Choosing the Right Weapon for Elk and Deer Hunting

By: Allweb


As with any sport, your choice of equipment will determine your degree of success when hunting deer and elk. When choosing a rifle, you should consider how it feels in your hands, how it fits to your shoulder, the weight, the sights, and its action and caliber. A gun of the right weight, with a good fit, will help you shoot more accurately.

Take time to carefully consider the length of the stock when shopping for hunting rifles. Stock lengths vary among different rifle manufacturers and models, and a stock that’s too long can be a problem – and if the stock is too short, the scope can strike your eyebrow. If needed, a gunsmith can change the length of the stock. Another problem with an improper fit, especially for larger men, is the “drop” – the distance between your cheek and the stock. When you press your cheek against the stock of the rifle, your shooting eye should line up with the sites. Too much drop will prevent you from placing your cheek against the stock, and the recoil could cause the stock to smack you in the face.

The weight of the rifle is another consideration. Most hunting rifles weigh between six and nine pounds. Lighter guns are much more comfortable to carry, but heavier rifles have less kick when fired. It may seem antithetical to buy a heavier rifle if you’re going to be carrying it around with you all day, but heavy rifles are easier to hold steady, and they’re more accurate when stand hunting or shooting long range. In densely populated areas where rifle hunting isn’t allowed, Shotguns and slugs are commonly used, and some states permit the use of shotguns with buckshot. The ideal shotgun for deer hunting is one with a rifled barrel and special sights, or a scope. Rifled barrels shoot slugs more accurately than smoothbore shotguns – rifling makes the slugs to spin and stabilize, allowing shots at deer up to 100 yards away. You shouldn’t use anything smaller than a 20 gauge shotgun for deer hunting – 12 gauge is the most popular.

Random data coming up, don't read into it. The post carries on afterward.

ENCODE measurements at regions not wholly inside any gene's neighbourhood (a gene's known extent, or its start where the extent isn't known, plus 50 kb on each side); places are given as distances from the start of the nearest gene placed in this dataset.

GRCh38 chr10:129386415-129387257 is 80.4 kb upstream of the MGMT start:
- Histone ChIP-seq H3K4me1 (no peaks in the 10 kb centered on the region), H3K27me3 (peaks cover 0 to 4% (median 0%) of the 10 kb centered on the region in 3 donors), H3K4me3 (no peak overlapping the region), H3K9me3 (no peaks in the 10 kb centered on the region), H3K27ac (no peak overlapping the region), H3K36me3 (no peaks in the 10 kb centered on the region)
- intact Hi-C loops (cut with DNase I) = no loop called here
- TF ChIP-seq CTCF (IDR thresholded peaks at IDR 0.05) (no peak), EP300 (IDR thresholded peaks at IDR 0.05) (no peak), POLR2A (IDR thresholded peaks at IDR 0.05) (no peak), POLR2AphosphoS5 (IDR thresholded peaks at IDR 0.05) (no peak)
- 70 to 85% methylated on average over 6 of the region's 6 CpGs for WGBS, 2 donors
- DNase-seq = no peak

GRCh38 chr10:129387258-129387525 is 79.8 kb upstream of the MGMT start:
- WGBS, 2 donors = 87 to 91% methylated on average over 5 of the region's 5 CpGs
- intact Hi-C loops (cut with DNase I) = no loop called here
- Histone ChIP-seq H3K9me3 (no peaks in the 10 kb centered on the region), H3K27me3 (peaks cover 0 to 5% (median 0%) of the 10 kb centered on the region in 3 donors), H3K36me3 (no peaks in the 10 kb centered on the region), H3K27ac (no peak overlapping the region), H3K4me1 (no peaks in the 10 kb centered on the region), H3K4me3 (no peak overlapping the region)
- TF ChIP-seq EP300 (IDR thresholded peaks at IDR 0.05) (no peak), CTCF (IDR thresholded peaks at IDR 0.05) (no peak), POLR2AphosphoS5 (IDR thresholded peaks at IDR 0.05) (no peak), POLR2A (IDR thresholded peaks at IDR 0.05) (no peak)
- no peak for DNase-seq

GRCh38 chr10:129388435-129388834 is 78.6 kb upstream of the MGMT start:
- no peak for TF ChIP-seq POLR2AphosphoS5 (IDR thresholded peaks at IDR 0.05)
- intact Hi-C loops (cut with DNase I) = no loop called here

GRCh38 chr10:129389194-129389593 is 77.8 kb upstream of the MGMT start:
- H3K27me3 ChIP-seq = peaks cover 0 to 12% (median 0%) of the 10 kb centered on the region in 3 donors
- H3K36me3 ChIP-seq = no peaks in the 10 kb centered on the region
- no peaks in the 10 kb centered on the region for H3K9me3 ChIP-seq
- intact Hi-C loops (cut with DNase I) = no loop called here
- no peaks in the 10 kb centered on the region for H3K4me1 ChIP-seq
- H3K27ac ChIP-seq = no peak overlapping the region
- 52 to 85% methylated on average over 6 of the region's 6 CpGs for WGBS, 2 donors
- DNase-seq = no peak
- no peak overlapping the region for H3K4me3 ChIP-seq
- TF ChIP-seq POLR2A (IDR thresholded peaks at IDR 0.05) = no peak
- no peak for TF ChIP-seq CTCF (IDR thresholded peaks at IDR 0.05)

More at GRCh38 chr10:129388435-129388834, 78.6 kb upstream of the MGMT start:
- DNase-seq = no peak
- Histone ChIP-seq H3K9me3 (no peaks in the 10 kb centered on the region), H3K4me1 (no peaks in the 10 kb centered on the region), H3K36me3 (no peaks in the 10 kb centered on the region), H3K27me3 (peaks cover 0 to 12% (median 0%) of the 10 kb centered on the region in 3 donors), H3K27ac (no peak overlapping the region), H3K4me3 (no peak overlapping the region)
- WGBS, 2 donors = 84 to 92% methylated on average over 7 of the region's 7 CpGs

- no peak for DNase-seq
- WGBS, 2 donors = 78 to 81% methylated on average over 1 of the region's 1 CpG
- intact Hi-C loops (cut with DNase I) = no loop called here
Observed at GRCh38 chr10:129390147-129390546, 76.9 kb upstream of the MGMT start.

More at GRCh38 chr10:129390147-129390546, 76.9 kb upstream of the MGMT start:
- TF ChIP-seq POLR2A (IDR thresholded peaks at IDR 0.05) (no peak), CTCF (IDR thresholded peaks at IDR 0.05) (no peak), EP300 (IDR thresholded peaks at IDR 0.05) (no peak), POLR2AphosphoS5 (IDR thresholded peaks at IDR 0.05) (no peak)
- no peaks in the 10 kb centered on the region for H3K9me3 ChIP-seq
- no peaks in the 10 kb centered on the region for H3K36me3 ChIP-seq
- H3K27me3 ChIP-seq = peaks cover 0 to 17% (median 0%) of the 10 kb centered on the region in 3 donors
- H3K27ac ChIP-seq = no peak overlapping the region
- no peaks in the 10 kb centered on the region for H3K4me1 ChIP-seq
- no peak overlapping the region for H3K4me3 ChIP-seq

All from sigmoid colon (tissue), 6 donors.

Bowhunting offers a higher level of difficulty and a number of unique challenges, but also offers a longer hunting season when hunting deer and elk. Most bowhunters use a compound bow – a bigger, heavier bow that uses cams and pulleys for additional power and speed. Each state has a legal minimum for draw weight for hunting bows, usually between 35 and 45 pounds. Despite its increased difficulty – or perhaps because of it – some hunters choose to use a traditional bow and arrow for deer hunting. There are hunters who also use crossbows for hunting, as well.

A good sporting goods store or gun shop will have staff who can help you find the right weapon, no matter what your level of expertise. Having the right weapon is only half the key to successful deer and elk hunting, though – the rest is skill, patience and just plain luck.

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For more resources on deer and elk hunting as well as information on long range hunting rifles and field dressing deer please visit DeerElkHunting.com today!

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